I think about these things too. It seems like most people are not aware of how risks stack up against one another, which is an interesting problem. For example, people who are afraid of vaccinations often seem unaware of the risks of the illnesses that the vaccinations are designed to prevent. People who drive SUVs often don't drive as attentively, just because they assume they are safer, ignoring things such as these vehicles have a tendancy to roll, so are they really reducing their risk (though of course there is the mass-always-wins problem for smaller vehicles). I've twice seen two vehicles back straight into each other in a parking lot, both drivers at fault both times, and both times both vehicles were SUVs -- who doesn't look out their rearview mirror and see the giant vehicle they are about to hit?

Anyway, it's interesting to contemplate, because I don't think there is a simple transfer of risk, it's more complicated than that. And often people's heuristics have them focusing on eliminating more minor risks and ignoring more serious risks. Many of us aren't good at evaluating risks.
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(no subject) - (Anonymous)
fjm
User: fjm
Date: 2007-04-29 05:23 (UTC)
Subject: (no subject)
An unvaccinated child exposes other children to mumps (sterilisation), measles and mumps (deafness and blindness, sometimes both, and brain damage). See my separate post lower down.
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Hannah
User: buymeaclue
Date: 2007-04-29 21:56 (UTC)
Subject: (no subject)
My mom likes to have an SUV for the four-wheel drive in the winter and because it's higher, so she feels like she has a better view of the road. I've suggested the Suburu wagons as an alternative for the former (along with all the other cars that come with 4WD or AWD, but they want dog and baggage space), but I've got nothing to answer the height issue. Which I think falls in the accident-avoidance category you mention.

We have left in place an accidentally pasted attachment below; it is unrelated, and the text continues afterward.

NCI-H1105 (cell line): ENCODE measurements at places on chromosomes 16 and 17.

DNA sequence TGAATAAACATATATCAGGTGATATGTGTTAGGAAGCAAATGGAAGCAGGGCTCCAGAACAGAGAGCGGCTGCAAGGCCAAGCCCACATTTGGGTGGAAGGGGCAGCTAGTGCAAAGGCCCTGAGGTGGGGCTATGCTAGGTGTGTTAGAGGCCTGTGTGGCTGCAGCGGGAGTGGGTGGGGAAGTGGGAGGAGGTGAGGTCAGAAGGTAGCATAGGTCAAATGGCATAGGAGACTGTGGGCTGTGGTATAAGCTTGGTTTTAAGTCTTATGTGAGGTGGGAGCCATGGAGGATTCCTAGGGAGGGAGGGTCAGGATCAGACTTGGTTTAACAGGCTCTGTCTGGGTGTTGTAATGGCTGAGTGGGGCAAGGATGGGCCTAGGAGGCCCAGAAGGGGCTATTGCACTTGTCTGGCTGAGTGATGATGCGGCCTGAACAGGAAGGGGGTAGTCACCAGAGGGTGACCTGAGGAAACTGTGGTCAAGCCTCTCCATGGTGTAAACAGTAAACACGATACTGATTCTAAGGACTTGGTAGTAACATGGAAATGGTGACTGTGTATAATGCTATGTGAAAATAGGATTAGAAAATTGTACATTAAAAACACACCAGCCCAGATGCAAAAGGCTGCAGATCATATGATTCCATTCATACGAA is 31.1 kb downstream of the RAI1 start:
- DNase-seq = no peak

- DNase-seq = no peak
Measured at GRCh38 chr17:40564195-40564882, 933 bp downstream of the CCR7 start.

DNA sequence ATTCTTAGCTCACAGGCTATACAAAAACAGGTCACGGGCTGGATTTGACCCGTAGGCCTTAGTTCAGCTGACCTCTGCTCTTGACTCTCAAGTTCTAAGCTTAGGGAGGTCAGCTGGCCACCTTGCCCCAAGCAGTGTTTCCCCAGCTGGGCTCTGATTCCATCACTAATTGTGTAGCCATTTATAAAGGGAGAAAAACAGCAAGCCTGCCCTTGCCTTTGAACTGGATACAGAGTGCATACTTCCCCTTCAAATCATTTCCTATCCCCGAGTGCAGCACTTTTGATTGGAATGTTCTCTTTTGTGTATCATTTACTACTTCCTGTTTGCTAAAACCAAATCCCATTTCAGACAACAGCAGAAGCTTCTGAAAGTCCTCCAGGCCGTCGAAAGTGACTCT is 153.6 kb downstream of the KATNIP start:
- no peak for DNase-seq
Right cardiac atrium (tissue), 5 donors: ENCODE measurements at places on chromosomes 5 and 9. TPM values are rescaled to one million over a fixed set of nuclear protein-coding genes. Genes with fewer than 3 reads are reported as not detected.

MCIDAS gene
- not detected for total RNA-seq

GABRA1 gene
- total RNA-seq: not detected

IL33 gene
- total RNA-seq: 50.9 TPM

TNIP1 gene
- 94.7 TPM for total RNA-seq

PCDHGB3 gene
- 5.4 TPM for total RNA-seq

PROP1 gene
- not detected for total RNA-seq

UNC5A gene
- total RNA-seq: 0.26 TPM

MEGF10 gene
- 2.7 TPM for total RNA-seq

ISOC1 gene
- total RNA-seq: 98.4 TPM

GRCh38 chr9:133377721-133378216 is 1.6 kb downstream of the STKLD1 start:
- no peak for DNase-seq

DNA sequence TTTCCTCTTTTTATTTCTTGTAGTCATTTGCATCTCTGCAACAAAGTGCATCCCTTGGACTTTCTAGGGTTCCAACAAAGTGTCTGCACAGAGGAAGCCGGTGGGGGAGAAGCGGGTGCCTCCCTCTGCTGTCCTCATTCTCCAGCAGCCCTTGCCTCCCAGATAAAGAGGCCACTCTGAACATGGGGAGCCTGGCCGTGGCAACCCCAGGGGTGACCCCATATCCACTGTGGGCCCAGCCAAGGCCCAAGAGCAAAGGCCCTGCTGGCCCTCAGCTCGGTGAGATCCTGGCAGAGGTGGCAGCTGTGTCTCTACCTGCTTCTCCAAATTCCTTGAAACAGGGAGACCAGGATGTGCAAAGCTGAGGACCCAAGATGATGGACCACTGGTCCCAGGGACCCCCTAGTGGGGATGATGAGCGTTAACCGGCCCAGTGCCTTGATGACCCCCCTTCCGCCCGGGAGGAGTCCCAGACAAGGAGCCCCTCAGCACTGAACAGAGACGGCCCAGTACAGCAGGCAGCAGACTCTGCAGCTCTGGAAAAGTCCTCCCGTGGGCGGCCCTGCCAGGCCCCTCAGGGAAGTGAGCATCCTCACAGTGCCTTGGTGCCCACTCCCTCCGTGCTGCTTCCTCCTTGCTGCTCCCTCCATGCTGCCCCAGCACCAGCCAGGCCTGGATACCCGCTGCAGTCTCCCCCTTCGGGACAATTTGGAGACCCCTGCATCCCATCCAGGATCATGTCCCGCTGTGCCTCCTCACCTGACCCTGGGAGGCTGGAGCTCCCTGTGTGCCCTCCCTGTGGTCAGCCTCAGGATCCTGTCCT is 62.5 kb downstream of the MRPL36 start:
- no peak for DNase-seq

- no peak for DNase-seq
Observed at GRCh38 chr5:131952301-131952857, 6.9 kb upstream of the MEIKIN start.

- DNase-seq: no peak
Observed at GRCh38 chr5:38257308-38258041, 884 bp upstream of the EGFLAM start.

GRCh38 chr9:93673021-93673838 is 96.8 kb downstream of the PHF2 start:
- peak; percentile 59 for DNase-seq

(I do bitch, in turn, about SUVs and vans that have headlights at _exactly_ the level of my rearview mirror. And I feel much safer in a handy car with a low center of gravity than I do driving my folks' Jeep.)

I don't blame people for wanting a safe and sturdy car in case of accidents, if only because you can't trust that other people won't be stupid, or won't hit a patch of ice, or such. But yeah, agreed: I'd muuuch rather stay clear of crashes in the first place, if at all possible.
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fjm
User: fjm
Date: 2007-04-29 05:26 (UTC)
Subject: Third party insurance
One way of tackling a "not our child" meme is to introduce third party insurance. You are allowed not to vaccinate your child if you take out third party insurance so that the child next door, born deaf and blind, as a result of your child's "natural childhood illness" has enough money for the rest of its life, and so that you can pay for artificial insemination for the young man next door's future wife after he discovers he was sterilised at the age of fourteen by you child's "mild" attack of mumps.

The biggest problem we face is simple: most young parents don't remember these illnesses. Those n the 38-44 age bracket may be the last UK/US generation to remember the misery of the summer spent in bed with mumps, and the child "tragically" injured by an older sibling's illness.

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fastfwd
User: fastfwd
Date: 2007-04-29 09:30 (UTC)
Subject: Re: Third party insurance
Amen, sister.

Most young parents seems to believe that the diseases we vaccinate against have been eradicated and thus, no vaccinations are needed any more.

They should listen to my mother describe what it was like to have diptheria. Or my son's father could tell them what it was like to have scarlet fever. I personally can give a lurid account of measles, or second-hand accounts from people I went to university with who got caught in a polio epidemic.